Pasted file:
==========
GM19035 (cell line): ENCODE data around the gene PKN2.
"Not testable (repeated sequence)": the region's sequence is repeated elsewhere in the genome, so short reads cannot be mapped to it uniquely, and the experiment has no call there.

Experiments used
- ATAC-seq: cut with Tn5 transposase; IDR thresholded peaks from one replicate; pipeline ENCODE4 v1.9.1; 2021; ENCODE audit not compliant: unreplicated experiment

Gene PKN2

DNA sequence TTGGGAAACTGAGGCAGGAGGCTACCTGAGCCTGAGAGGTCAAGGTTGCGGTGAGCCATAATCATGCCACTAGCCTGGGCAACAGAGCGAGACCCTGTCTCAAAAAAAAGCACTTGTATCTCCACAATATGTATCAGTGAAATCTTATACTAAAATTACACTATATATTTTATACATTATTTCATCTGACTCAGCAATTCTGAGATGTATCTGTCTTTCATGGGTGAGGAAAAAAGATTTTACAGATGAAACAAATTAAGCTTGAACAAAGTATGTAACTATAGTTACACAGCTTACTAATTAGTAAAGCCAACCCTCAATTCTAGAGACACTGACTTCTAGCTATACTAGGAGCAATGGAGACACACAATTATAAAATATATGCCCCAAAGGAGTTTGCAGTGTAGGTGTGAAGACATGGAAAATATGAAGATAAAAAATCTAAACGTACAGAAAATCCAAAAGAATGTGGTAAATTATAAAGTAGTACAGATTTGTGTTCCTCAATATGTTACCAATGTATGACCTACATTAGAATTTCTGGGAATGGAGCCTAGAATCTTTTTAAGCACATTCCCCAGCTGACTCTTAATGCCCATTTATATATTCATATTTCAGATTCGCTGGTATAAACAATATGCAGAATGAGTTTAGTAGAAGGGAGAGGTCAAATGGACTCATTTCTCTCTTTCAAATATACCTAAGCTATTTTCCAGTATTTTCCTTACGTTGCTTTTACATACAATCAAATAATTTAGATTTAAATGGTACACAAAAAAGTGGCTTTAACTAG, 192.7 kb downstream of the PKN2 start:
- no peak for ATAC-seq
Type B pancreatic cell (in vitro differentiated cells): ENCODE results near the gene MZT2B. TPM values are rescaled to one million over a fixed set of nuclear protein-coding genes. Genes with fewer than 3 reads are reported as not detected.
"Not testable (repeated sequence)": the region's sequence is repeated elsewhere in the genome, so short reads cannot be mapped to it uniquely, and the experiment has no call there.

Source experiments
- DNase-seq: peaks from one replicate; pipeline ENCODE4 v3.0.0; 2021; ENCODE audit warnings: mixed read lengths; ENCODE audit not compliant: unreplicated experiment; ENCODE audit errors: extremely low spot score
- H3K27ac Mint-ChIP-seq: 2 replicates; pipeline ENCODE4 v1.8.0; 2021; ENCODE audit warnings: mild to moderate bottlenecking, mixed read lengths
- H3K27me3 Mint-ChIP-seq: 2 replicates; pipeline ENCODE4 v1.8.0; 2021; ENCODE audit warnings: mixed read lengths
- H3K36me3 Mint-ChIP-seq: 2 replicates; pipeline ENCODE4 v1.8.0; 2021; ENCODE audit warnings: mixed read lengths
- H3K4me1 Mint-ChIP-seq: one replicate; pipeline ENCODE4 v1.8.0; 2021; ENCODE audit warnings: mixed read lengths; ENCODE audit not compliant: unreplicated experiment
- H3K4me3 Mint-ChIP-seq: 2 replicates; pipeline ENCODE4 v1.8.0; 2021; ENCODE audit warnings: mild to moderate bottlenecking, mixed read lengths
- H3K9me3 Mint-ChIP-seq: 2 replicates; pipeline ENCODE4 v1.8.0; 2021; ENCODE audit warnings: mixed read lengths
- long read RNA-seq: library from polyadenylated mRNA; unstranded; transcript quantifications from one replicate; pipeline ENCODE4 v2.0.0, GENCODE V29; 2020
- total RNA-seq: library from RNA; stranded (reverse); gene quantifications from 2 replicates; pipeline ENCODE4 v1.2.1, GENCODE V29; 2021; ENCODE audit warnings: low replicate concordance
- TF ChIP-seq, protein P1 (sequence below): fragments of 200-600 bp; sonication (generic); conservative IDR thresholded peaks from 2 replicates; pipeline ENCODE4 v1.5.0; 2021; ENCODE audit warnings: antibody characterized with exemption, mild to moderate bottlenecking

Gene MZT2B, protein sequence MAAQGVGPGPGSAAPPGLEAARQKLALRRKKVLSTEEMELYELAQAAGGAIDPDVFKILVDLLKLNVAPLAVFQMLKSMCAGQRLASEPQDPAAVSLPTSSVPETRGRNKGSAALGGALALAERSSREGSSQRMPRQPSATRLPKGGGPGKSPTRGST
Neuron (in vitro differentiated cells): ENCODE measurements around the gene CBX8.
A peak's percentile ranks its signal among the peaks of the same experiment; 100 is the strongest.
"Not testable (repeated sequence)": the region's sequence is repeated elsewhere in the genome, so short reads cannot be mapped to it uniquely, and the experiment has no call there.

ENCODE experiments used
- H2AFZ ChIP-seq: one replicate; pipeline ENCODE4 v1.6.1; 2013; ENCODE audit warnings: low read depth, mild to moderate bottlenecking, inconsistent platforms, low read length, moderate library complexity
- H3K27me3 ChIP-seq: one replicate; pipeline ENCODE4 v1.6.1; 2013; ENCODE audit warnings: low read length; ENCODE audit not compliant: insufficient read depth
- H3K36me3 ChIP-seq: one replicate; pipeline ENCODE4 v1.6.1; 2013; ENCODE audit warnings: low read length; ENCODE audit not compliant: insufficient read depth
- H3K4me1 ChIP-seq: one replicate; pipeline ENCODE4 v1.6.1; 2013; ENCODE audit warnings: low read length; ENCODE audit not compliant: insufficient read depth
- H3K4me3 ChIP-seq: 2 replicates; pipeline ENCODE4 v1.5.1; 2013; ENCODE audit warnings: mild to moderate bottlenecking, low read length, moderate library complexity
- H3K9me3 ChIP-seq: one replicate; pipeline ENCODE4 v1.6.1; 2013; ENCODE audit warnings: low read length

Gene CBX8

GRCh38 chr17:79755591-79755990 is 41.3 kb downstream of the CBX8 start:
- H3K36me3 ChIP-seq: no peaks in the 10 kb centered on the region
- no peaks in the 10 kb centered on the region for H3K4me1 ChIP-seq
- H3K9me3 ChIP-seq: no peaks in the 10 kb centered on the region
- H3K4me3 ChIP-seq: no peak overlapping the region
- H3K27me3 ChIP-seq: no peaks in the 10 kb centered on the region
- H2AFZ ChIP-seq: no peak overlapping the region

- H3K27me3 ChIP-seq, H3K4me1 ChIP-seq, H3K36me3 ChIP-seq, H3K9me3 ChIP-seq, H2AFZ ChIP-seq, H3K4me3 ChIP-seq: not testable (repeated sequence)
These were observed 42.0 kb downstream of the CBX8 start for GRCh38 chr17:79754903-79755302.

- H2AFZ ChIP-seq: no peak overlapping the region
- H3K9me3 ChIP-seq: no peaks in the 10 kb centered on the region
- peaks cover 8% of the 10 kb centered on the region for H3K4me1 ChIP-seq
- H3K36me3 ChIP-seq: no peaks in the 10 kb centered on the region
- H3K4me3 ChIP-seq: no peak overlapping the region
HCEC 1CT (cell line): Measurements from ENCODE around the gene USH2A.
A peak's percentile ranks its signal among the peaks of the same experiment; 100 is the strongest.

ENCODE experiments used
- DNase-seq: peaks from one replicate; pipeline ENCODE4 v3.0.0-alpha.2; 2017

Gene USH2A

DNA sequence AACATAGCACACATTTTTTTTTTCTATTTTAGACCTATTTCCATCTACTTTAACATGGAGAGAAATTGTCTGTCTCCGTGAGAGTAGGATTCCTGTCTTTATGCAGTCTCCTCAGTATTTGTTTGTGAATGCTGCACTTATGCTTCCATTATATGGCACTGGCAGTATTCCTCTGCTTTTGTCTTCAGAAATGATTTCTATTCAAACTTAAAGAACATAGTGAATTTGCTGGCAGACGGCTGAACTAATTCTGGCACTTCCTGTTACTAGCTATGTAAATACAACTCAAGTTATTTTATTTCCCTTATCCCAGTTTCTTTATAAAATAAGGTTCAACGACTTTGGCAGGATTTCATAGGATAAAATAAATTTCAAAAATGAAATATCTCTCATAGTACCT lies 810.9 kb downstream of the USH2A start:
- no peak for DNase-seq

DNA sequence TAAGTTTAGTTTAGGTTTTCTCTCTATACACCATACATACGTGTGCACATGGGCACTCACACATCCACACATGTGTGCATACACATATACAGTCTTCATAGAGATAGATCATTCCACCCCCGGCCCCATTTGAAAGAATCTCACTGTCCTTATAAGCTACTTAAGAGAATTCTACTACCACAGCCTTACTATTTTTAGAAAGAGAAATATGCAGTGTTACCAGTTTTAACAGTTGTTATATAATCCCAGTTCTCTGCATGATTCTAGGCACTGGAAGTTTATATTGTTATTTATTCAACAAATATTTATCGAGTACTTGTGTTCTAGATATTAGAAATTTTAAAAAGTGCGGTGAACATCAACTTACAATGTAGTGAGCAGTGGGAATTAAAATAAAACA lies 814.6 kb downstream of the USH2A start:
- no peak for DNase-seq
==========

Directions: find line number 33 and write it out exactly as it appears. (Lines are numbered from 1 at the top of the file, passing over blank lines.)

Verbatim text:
GRCh38 chr17:79755591-79755990 is 41.3 kb downstream of the CBX8 start: